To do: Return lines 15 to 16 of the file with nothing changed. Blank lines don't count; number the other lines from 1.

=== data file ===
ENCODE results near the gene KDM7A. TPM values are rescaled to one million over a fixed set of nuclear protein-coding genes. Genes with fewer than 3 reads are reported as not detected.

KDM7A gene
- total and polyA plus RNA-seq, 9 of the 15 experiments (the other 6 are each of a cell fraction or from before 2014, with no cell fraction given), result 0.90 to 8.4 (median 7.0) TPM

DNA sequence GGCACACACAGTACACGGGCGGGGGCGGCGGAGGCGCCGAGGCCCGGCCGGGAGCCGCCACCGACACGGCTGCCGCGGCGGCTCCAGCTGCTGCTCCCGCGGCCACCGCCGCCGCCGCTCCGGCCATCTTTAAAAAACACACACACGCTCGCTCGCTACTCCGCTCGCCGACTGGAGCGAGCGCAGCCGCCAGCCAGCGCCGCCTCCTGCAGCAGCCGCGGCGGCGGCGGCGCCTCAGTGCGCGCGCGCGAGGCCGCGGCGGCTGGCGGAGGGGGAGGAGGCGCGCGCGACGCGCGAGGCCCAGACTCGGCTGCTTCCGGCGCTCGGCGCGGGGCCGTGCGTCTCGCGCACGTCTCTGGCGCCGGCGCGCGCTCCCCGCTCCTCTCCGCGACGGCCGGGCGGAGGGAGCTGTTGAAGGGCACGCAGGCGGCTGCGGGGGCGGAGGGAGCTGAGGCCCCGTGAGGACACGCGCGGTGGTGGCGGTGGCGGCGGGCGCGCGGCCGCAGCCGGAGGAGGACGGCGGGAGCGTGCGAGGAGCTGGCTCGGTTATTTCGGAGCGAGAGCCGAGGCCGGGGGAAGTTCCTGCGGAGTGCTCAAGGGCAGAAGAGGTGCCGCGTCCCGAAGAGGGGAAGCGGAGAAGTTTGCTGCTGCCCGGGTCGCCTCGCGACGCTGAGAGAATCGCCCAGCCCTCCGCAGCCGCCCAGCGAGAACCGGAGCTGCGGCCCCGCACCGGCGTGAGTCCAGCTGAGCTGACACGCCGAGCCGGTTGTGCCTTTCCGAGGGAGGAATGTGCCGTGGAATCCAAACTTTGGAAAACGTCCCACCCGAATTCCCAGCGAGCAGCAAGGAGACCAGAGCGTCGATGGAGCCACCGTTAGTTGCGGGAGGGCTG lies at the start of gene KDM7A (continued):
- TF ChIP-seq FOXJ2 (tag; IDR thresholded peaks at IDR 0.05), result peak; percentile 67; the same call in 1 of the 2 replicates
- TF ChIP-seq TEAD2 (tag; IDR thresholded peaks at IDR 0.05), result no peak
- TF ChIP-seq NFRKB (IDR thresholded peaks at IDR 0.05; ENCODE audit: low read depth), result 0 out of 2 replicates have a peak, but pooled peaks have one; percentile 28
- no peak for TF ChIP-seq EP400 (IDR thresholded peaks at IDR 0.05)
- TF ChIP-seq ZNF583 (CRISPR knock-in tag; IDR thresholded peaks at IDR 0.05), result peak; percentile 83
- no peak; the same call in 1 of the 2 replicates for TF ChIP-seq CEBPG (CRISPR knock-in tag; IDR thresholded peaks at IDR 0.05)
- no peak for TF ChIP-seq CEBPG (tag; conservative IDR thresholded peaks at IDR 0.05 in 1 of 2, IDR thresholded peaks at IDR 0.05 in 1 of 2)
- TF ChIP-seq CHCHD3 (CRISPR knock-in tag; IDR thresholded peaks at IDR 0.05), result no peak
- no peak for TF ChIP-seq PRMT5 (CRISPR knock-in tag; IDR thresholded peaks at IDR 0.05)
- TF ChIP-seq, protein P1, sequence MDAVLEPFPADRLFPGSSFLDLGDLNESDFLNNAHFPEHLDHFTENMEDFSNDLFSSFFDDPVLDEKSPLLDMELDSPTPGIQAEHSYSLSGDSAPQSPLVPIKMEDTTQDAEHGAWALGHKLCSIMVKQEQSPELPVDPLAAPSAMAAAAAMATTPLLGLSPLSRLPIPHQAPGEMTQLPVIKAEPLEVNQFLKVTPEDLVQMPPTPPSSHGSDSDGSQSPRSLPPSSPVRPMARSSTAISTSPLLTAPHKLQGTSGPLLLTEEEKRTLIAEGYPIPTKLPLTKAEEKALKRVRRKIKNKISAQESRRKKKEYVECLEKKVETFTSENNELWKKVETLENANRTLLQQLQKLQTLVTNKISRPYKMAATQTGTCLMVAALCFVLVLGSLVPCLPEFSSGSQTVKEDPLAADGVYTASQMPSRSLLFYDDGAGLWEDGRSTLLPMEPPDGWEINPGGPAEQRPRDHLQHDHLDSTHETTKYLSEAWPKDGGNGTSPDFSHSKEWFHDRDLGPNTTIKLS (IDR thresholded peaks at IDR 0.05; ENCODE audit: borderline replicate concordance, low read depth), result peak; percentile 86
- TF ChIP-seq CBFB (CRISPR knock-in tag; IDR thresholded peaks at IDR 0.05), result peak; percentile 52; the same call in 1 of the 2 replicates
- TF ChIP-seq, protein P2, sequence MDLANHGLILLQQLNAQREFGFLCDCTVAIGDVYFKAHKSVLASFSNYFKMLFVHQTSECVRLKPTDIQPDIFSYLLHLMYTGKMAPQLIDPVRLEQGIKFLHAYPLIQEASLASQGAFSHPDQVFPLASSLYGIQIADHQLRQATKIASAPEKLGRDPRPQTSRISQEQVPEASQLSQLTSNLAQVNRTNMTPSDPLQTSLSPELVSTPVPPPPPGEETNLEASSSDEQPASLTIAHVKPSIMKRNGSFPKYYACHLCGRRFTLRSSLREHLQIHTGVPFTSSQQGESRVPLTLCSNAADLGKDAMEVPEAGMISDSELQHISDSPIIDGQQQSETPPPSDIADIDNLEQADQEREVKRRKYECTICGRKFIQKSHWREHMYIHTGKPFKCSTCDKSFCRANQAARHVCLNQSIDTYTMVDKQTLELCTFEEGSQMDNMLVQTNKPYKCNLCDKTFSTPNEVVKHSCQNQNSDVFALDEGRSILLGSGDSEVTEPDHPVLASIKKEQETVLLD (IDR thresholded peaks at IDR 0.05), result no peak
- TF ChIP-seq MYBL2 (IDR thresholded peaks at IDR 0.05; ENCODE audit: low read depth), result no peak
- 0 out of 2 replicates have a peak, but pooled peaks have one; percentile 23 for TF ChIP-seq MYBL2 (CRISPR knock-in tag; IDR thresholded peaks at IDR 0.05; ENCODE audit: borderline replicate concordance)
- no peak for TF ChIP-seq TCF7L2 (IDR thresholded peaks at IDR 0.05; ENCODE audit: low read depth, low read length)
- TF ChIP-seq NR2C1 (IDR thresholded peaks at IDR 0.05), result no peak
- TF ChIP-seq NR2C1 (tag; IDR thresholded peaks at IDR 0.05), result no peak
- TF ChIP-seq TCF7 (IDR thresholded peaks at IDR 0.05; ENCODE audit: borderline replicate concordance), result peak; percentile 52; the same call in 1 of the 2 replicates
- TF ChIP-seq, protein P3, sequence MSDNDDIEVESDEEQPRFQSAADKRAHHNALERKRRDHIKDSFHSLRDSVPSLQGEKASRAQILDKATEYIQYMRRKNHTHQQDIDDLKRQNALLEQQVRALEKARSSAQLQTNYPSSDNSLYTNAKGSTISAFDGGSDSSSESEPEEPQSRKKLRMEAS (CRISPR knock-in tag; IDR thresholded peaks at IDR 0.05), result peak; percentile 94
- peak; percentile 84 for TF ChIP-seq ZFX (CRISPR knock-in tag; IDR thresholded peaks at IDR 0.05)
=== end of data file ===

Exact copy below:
- TF ChIP-seq CBFB (CRISPR knock-in tag; IDR thresholded peaks at IDR 0.05), result peak; percentile 52; the same call in 1 of the 2 replicates
- TF ChIP-seq, protein P2, sequence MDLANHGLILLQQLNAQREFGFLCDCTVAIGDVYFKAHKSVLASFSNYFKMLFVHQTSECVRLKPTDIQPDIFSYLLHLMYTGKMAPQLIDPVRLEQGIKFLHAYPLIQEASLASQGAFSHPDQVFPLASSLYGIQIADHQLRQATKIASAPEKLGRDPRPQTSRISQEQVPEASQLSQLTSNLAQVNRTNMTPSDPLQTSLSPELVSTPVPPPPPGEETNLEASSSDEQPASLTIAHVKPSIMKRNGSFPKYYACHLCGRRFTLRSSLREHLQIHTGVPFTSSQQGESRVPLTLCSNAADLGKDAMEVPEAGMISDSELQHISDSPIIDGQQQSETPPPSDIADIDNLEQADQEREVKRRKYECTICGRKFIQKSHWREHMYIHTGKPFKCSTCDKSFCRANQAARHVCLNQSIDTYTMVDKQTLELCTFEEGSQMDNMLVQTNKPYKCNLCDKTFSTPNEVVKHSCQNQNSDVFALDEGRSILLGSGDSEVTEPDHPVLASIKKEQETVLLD (IDR thresholded peaks at IDR 0.05), result no peak